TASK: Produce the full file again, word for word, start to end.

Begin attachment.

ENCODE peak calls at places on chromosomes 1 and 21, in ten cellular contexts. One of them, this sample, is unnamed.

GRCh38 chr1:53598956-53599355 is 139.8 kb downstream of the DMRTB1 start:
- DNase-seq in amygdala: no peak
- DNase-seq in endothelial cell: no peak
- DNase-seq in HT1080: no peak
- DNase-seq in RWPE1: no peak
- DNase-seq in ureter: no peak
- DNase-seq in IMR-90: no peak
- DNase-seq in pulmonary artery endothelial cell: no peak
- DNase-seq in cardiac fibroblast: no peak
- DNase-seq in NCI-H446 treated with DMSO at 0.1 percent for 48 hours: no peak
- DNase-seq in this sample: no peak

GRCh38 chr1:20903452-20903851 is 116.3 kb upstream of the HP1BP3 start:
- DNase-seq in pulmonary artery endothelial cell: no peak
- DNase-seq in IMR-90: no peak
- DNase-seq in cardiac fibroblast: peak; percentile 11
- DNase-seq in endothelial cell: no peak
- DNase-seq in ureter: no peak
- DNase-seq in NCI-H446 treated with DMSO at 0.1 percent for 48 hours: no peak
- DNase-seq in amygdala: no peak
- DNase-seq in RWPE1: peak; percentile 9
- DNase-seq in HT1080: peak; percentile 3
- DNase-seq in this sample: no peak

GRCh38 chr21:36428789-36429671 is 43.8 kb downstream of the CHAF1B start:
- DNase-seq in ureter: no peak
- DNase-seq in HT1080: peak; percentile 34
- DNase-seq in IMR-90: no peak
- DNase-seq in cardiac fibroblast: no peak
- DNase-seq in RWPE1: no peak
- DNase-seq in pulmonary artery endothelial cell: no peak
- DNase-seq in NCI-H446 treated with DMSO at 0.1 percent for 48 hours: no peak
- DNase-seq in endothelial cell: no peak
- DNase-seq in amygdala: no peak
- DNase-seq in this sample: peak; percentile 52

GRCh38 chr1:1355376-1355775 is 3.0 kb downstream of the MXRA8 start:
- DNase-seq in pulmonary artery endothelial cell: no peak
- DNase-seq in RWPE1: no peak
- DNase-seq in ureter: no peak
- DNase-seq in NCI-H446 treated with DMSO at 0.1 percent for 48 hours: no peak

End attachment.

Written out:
ENCODE peak calls at places on chromosomes 1 and 21, in ten cellular contexts. One of them, this sample, is unnamed.

GRCh38 chr1:53598956-53599355 is 139.8 kb downstream of the DMRTB1 start:
- DNase-seq in amygdala: no peak
- DNase-seq in endothelial cell: no peak
- DNase-seq in HT1080: no peak
- DNase-seq in RWPE1: no peak
- DNase-seq in ureter: no peak
- DNase-seq in IMR-90: no peak
- DNase-seq in pulmonary artery endothelial cell: no peak
- DNase-seq in cardiac fibroblast: no peak
- DNase-seq in NCI-H446 treated with DMSO at 0.1 percent for 48 hours: no peak
- DNase-seq in this sample: no peak

GRCh38 chr1:20903452-20903851 is 116.3 kb upstream of the HP1BP3 start:
- DNase-seq in pulmonary artery endothelial cell: no peak
- DNase-seq in IMR-90: no peak
- DNase-seq in cardiac fibroblast: peak; percentile 11
- DNase-seq in endothelial cell: no peak
- DNase-seq in ureter: no peak
- DNase-seq in NCI-H446 treated with DMSO at 0.1 percent for 48 hours: no peak
- DNase-seq in amygdala: no peak
- DNase-seq in RWPE1: peak; percentile 9
- DNase-seq in HT1080: peak; percentile 3
- DNase-seq in this sample: no peak

GRCh38 chr21:36428789-36429671 is 43.8 kb downstream of the CHAF1B start:
- DNase-seq in ureter: no peak
- DNase-seq in HT1080: peak; percentile 34
- DNase-seq in IMR-90: no peak
- DNase-seq in cardiac fibroblast: no peak
- DNase-seq in RWPE1: no peak
- DNase-seq in pulmonary artery endothelial cell: no peak
- DNase-seq in NCI-H446 treated with DMSO at 0.1 percent for 48 hours: no peak
- DNase-seq in endothelial cell: no peak
- DNase-seq in amygdala: no peak
- DNase-seq in this sample: peak; percentile 52

GRCh38 chr1:1355376-1355775 is 3.0 kb downstream of the MXRA8 start:
- DNase-seq in pulmonary artery endothelial cell: no peak
- DNase-seq in RWPE1: no peak
- DNase-seq in ureter: no peak
- DNase-seq in NCI-H446 treated with DMSO at 0.1 percent for 48 hours: no peak